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Avoid spending like there's no tomorrow

By Tony Makin - posted Thursday, 2 April 2020

The Morrison government’s fiscal policy response to the COVID19 crisis directed toward keeping business afloat to minimize short term unemployment has in principle been both necessary and timely.  However, questions arise about whether the fiscal response is too expansive, is the right form, and whether generous cash handouts should have been included. 

Comparing the COVID19 Crisis and the GFC

The last major out-of-cycle bout of fiscal activism was the Rudd government’s response to the Global Financial Crisis. What’s happening now therefore invites comparison with that earlier episode and historic Depressions. 


Although the GFC and COVID19 crisis can both be termed external shocks, they have been transmitted quite differently.  The 2008-10 GFC was an external financial shock similar to the Asian financial crisis of the late 1990s which impacted on the real sector of the Australian economy via financial sector meltdowns abroad. 

Back then, foreign banks, stock markets and commodity prices collapsed, as did the Australian dollar, which always acts as an automatic insulator for the Australian economy during external financial crisis by boosting the external competitiveness of exporting industries and of industries competing with imports.

The COVID19 crisis in contrast is an externally sourced health disaster which has prompted necessary preventative measures by governments that, in turn, have severely curtailed economic activity and driven up unemployment.  Stock markets have reacted accordingly by plummeting, and continue to gyrate daily according to investors’ perceptions of how long the health crisis and government restrictions on economic activity will last.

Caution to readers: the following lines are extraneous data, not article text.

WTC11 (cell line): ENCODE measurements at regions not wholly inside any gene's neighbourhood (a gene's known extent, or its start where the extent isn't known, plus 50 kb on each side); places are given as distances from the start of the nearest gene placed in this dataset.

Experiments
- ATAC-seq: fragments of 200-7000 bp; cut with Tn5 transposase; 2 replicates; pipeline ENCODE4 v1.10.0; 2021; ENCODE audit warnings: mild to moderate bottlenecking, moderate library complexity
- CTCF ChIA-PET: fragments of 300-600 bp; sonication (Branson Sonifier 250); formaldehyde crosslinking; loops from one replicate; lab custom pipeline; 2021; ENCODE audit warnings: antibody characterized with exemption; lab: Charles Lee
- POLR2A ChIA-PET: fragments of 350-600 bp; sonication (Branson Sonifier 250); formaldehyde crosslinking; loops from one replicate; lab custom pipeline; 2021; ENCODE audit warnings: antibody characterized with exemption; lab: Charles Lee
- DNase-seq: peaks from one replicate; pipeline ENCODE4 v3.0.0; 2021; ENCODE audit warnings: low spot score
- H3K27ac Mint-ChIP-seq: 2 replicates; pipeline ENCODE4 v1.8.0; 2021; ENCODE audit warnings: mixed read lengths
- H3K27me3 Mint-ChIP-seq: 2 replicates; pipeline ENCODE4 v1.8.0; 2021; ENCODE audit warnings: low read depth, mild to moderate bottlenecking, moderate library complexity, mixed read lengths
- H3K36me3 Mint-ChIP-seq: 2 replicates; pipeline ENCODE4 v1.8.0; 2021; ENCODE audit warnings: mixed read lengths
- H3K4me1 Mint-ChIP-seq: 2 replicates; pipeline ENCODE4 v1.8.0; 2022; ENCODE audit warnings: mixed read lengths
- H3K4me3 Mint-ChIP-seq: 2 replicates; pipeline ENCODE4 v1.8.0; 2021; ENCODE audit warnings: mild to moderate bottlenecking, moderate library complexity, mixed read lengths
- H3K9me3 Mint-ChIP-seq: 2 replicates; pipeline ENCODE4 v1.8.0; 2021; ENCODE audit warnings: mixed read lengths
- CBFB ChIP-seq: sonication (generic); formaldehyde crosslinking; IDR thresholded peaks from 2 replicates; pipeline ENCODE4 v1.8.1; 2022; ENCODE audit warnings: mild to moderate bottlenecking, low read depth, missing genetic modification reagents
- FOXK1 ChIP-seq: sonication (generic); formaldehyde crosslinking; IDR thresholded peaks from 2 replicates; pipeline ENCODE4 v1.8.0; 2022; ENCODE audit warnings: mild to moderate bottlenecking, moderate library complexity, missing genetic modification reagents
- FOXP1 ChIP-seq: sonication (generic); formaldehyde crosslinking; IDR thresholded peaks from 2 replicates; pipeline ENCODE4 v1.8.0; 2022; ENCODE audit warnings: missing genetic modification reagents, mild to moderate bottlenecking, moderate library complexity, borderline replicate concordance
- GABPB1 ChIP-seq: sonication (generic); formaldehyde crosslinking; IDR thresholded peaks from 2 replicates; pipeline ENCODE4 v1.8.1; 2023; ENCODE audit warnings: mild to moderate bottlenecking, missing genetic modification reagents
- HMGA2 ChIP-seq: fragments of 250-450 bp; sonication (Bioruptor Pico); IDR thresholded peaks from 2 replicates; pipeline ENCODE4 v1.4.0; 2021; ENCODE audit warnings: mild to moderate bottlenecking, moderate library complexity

Keynesian Stimulus Spending

The English economist John Maynard Keynes most famously advocated fiscal stimulus in the form of increased spending on infrastructure (then called ‘public works’) during the Great Depression of the 1930s, a result of a stock market and banking system collapse.  However, the academic jury is still out on how effective it was.  Some argue that the uncertainty it created for business actually prolonged the Depression, at the same time as economies turned in on themselves and became highly protectionist.

The 2008-09 GFC fiscal response was ‘stimulus’ of the Keynesian kind. Yet there is copious academic evidence to suggest fiscal stimulus fails in open economies like Australia, especially over the medium to longer term, due to the inevitable macroeconomic costs it imposes. 


These costs arise through a stronger exchange rate if government spending is relatively higher than abroad.  The higher public debt adds to uncertainty and means retaining, or increasing, income and company taxes which stymies future investment and productivity.

Cash Handouts Were Ill Advised

To characterise the bulk of the federal government’s business-oriented fiscal response Keynesian and similar in nature to the Keynesian fiscal response to the GFC is misleading.  There is a big difference between Keynesian advocacy of direct government spending and cash handouts to boost aggregate demand in the economy, and business tax relief measures to counter a government mandated aggregate supply collapse.

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About the Author

Tony Makin is professor of economics at the Gold Coast campus of Griffith University and author of Global Imbalances, Exchange Rates and Stabilization Policy recently published by Palgrave Macmillan. He is also an the academic advisory board of the Australian Institute for Progress.

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All articles by Tony Makin

Creative Commons LicenseThis work is licensed under a Creative Commons License.

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